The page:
Stonehenge may have had roots in a Welsh stone circle

Population movements may explain how certain stones at the iconic site came from far away

Stonehenge (pictured) may have started out as a monument constructed partly from a dismantled stone circle in western Wales that was transported around 280 kilometers to southern England.STEVE BANNER/500PX/GETTY IMAGES

At an ancient site situated among the hills of western Wales, researchers suspect they have uncovered the remnants of a stone circle that contained initial building blocks of Stonehenge.

Excavations of the site are in the early stages, but the stone circle was probably dismantled between 5,400 and 5,200 years ago, say University College London archaeologist Mike Parker Pearson and his colleagues. That’s roughly a few hundred years or less before work began at Stonehenge. People at the newly excavated site then perhaps moved about 280 kilometers to southern England, carrying with them stones that were used in the first phase of building the iconic monument (SN: 9/6/12), the investigators propose in the February Antiquity.

Others, though, caution that more excavation needs to be done before clinching the case.

The stone circle was found at site called Waun Mawn, which lies in the Preseli region of Wales. The site is near quarries previously identified as sources of smaller Stonehenge stones, known as bluestones. If Parker Pearson’s team is right, then ancient population movements out of Wales explain why bluestones at Stonehenge came from far away. Other Stonehenge stones, such as the iconic, massive boulders known as sarsen stones, came from local sources.

In line with a migration scenario, large stone monuments and other signs of human activity in western Wales largely disappeared between around 5,000 to 4,000 years ago. “Maybe most of the people [in the Preseli region] migrated, taking their stones — their ancestral identities — with them,” Parker Pearson says. Earlier analyses of chemical elements in cremated human remains at Stonehenge indicated that a substantial number of those individuals had come from western Wales (SN: 8/2/18).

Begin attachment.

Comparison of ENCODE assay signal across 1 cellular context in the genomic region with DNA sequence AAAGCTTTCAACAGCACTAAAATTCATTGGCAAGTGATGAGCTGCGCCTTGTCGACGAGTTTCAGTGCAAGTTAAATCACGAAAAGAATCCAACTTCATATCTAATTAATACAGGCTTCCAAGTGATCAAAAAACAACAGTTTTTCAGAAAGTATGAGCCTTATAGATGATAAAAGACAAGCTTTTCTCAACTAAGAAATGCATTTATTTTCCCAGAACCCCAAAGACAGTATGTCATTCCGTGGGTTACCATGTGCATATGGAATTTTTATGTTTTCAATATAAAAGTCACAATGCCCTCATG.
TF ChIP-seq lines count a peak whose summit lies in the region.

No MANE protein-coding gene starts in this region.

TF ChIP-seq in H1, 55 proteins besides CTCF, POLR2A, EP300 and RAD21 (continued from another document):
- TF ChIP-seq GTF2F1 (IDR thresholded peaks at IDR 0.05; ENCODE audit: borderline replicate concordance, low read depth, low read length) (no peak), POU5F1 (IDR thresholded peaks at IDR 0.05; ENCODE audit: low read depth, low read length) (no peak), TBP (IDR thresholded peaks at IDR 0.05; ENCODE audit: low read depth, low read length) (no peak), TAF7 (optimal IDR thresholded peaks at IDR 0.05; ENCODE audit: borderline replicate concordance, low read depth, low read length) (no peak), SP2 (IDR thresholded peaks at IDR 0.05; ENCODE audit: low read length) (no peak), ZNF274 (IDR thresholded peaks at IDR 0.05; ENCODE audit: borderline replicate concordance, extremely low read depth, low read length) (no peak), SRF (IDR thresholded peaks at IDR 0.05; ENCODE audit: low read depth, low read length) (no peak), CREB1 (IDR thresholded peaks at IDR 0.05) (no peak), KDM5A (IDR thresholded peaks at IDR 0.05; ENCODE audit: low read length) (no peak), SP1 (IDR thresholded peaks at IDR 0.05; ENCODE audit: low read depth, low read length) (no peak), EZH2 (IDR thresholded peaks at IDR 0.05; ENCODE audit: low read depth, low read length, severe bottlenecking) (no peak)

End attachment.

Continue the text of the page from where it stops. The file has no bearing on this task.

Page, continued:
The new report raises the possibility that a 900-year-old legend about Stonehenge being built from an older, distant stone circle contains a kernel of truth. Twelfth century English cleric Geoffrey of Monmouth wrote of the mythical wizard Merlin taking an army to Ireland to capture a magical stone circle that was rebuilt as Stonehenge to commemorate the deaths of Britons killed by Saxons.

Ground surveys at Waun Mawn in 2011 failed to find evidence of a stone circle. But excavations at Waun Mawn in 2017 and 2018 revealed an arc of four former standing stones and six earthen holes from which standing stones had been removed. Those finds originally formed part of a circle of perhaps 30 to 50 standing stones, the researchers estimate. Dating of sediment layers and burned wood fragments provided an age estimate for the site.

Several characteristics of Waun Mawn link it to Stonehenge, the scientists contend. First, two adjacent stone holes at Waun Mawn were arranged so that their stones formed an entryway that, when viewed from the center of the circle, faced the midsummer solstice sunrise. The same alignment characterizes Stonehenge.

Second, one bluestone at Stonehenge features an unusual, five-sided cross section at its base that matches the shape and dimensions of an unearthed Waun Mawn stone hole. This Stonehenge bluestone potentially came from the Wales site, the researchers suggest.

Source: Science News